Last weeks Cyber Risks issue explored a tiny tip of the iceberg that a) is not going away and b) we should all be very concerned about.Despite vigorous denials from Apple and Amazon, Bloomberg doubled down with New Evidence of Hacked Supermicro Hardware Found in U.S. Telecom
A major U.S. telecommunications company discovered manipulated hardware from Super Micro Computer Inc. (SMCI) in its network and removed it in August, fresh evidence of tampering in China of critical technology components bound for
The security expert, Yossi Appleboum, provided documents, analysis and other evidence of the discovery following the publication of an investigative report in Bloomberg Businessweek that detailed how China’s intelligence services had ordered subcontractors to plant malicious chips in Super Micro server motherboards over a two-year period ending in 2015.
“Super Micro is a victim — so is everyone else”
Appleboum said his concern is that there are countless points in the supply chain in China where manipulations can be introduced, and deducing them can in many cases be impossible. “That’s the problem with the Chinese supply chain.”
Predictably Super Micro doubled down and denied the whole thing.
In the same appearance before the Senate Homeland Security Committee on Wednesday, FBI Director Wray threw a little shade and no light on the topic, FBI Director Deflects Questions on China Tampering With Server Chips:
“We have very specific policy that applies to us as law enforcement agencies to neither confirm nor deny the existence of an investigation… I do want to be careful that my comment not be construed as inferring, or implying I should say, that there is an investigation.”
Adding “Be careful what you read in this context.” Needless to say it’s not doing the stock any good.
This next headline from journalists at the Center For Public Integrity and published in the Daily Beast bears really careful reading. Unfortunately, there is no way that the meaning can be mistaken, ‘Nearly All’ of the Pentagon’s New Weapons Systems Are Vulnerable to Hacking. Please don’t dismiss this as click bait – it’s all based on a GAO report.
A new report from auditors at the Government Accountability Office (GAO) concluded on Oct. 9 that “nearly all” of the weapons systems in the Pentagon’s $1.7 trillion dollar purchasing pipeline have glaring cybersecurity holes.
Here’s the problem: The Pentagon and other federal agencies for the past few years have been intensifying their efforts to protect their own computer networks from hacking…
But the military hasn’t worked as hard over the past decade to protect its software-dependent weapons systems from hacking, according to the GAO.
Only in 2014 did the Pentagon begin to routinely check for cyber vulnerabilities in weapons systems, the GAO noted, and many systems haven’t been tested at all. “Until recently, DOD did not prioritize cybersecurity in weapon systems acquisitions,” the report said. “DOD is in the early stage of trying to understand how to apply cybersecurity to weapon systems.”
During one test a red team guessed a key password in nine seconds. In other instances, weapons makers used publicly available software in their systems without changing the default passwords.
This is becoming a recurring theme that can only reflect a lack of emphasis at the very top of the command structure. And I would bet that they have not begun to address the hardware implications.
I haven’t done Eye Candy for a while. Not to say that there isn’t a lot of great work out there, just that I don’t always see it. So yes, please consider that an invitation to ping me if you have something of broad interest.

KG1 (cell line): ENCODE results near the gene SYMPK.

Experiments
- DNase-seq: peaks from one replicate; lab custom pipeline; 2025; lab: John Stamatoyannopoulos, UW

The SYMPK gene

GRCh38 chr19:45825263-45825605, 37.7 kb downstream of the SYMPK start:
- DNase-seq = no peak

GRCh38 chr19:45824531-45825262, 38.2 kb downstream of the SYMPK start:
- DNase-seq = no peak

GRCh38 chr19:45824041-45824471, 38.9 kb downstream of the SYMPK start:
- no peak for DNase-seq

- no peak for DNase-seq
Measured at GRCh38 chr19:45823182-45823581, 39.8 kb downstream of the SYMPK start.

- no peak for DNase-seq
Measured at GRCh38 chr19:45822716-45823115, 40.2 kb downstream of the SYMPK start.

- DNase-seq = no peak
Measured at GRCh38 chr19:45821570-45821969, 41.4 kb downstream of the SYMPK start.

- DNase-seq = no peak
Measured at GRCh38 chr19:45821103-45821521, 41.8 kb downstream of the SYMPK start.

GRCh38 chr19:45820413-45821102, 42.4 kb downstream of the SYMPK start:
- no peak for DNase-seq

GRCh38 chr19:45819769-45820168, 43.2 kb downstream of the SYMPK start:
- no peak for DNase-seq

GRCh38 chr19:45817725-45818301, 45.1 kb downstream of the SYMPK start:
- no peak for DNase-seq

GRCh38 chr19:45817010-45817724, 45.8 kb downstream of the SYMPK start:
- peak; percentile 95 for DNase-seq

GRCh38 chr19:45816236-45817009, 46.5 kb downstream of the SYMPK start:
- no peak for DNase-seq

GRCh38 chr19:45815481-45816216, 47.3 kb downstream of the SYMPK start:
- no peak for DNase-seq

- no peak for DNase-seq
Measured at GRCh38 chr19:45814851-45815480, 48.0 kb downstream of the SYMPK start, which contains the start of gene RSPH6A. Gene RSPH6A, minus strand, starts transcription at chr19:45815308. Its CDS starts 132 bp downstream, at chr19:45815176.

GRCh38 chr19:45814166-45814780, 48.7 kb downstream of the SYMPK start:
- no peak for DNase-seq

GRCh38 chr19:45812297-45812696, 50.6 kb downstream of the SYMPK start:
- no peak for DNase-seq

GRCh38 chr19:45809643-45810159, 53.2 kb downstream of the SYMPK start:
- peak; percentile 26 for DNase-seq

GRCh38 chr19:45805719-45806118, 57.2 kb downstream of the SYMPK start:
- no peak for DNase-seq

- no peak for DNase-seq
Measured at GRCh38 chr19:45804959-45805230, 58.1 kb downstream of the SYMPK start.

First, props to the team at UAVOS for a successful first flight of their 10-meter prototype of the High Altitude Pseudo Satellite (HAPS) ApusDuo. What a
Thanks to reader Glenn B. for Super Vision | Matt Field which shows off the versatility of drones as something between a camera car and flying jib. This is go fast stuff featuring “…A hi-reving 1060HP Chevrolet Corvette, the most aggressive drift car ever built.” (sic) Love the comment
“Which is more impressive, the driver of the car, or the drone pilot?”
Given the pace it’s hard to keep up, but drones and their Johnny on the Spot pilots continue to earn kudos by helping to assess damage and formulate response plans. Flo was bad, Michael is worse but this was off the charts, Drone Footage Shows Aftermath of Tsunami in Indonesia!
When an eye in the sky is combined with a wide range of image processing techniques, a new world opens. TIME (welcome Marc and Lynne Benioff) put together a portfolio based on a new book, City Unseen: New Visions of an Urban Planet. While these images are derived from Landsat, I thought that they conveyed both the potential and appeal of UAS imagery. These Images of Cities Across the World Reveal Things the Human Eye Can’t See
Because seeing is believing here’s a video on the 12 gauge ‘Drone Capture’ round which “…Allows the quick and safe elimination of an aerial threat. The Drone Capture round is designed to safely eliminate a drone encroachment. The rounds Kevlar cord entangles the drones blades mid flight without destroying it, allowing for possible assessment.”
Don’t spend another minute wondering “What will they think of next?” Now
And finally, if in your heart of hearts you have a thing for analog and av gas you are gonna thrill to Howling P-51 Mustang – Low Flyby Over The Green Fields of England courtesy of UASVision.com.
On October 24, DESERET UAS is hosting the XPERIENCE Center Grand Opening. Powered by Executive Director Dr. Tulinda Larsen, This state-of-the-art facility showcases UAS simulations, real-time test flight viewing, and collaborative meeting spaces. Congrats to all – this is going to be one to watch.
The Commercial UAV Show in London is coming up 14-15 November.
Early Bird registration for NATE UNITE 2019 is now open. Honored to have been asked to moderate a panel on all things FAA.
Early Bird registration for AUVSI XPONENTIAL 2019, this year in Chicago, is